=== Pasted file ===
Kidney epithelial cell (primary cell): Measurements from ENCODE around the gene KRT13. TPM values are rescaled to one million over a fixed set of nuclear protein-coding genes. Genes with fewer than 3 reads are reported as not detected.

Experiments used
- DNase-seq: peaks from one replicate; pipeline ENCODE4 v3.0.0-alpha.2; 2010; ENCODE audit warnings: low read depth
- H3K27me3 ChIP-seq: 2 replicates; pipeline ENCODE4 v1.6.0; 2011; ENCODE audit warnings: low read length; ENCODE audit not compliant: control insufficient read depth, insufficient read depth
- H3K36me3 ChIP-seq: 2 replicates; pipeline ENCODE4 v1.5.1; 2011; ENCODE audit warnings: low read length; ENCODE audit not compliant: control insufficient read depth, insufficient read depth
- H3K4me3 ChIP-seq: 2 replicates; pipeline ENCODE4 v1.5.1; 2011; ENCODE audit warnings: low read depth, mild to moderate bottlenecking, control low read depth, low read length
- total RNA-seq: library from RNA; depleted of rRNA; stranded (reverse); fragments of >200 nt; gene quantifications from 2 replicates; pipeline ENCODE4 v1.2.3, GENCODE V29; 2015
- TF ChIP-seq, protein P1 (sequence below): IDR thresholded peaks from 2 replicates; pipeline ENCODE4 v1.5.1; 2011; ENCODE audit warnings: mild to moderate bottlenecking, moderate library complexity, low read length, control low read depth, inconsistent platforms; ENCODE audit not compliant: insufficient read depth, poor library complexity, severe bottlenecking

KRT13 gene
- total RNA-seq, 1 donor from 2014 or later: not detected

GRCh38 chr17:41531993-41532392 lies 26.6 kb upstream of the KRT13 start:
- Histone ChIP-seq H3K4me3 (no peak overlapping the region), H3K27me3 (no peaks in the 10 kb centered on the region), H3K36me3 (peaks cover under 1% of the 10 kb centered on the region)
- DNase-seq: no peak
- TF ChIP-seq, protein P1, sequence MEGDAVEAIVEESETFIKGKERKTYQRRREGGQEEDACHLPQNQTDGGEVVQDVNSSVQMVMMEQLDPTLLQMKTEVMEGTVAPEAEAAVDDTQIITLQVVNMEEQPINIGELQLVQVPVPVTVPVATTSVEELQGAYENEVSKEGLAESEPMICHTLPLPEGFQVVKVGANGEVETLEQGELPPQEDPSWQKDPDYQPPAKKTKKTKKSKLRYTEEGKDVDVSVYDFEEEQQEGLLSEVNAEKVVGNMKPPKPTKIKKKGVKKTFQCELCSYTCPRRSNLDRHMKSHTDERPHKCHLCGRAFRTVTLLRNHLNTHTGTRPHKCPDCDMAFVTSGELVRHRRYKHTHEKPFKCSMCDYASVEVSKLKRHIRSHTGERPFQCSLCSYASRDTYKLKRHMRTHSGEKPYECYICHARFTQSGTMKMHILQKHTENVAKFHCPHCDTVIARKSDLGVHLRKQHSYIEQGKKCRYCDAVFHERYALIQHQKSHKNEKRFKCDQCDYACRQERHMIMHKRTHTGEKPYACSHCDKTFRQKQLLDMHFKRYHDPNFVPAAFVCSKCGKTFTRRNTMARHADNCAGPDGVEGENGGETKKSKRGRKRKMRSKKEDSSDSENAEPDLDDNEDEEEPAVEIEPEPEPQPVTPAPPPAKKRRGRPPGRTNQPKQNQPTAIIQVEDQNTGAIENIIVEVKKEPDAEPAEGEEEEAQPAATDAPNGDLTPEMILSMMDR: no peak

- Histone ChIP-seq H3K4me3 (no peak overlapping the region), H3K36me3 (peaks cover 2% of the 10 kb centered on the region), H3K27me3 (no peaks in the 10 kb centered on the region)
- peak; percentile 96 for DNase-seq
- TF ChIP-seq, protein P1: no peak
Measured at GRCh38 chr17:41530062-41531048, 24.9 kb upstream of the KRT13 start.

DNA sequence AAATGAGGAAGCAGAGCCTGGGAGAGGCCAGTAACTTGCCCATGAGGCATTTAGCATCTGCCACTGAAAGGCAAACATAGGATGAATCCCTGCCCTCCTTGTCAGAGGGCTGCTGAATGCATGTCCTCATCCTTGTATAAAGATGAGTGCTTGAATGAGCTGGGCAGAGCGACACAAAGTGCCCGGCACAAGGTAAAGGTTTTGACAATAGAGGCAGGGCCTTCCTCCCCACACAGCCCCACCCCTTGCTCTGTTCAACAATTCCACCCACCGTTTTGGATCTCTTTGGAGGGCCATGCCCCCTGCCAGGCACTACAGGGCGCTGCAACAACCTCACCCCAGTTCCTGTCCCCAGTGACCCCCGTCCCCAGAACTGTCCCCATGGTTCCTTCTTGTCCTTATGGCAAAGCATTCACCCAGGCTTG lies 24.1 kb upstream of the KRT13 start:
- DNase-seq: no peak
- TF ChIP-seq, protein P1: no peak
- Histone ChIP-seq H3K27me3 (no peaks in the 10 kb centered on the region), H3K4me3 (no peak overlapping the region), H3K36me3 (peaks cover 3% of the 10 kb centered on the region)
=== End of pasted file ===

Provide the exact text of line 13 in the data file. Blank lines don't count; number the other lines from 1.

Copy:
- DNase-seq: no peak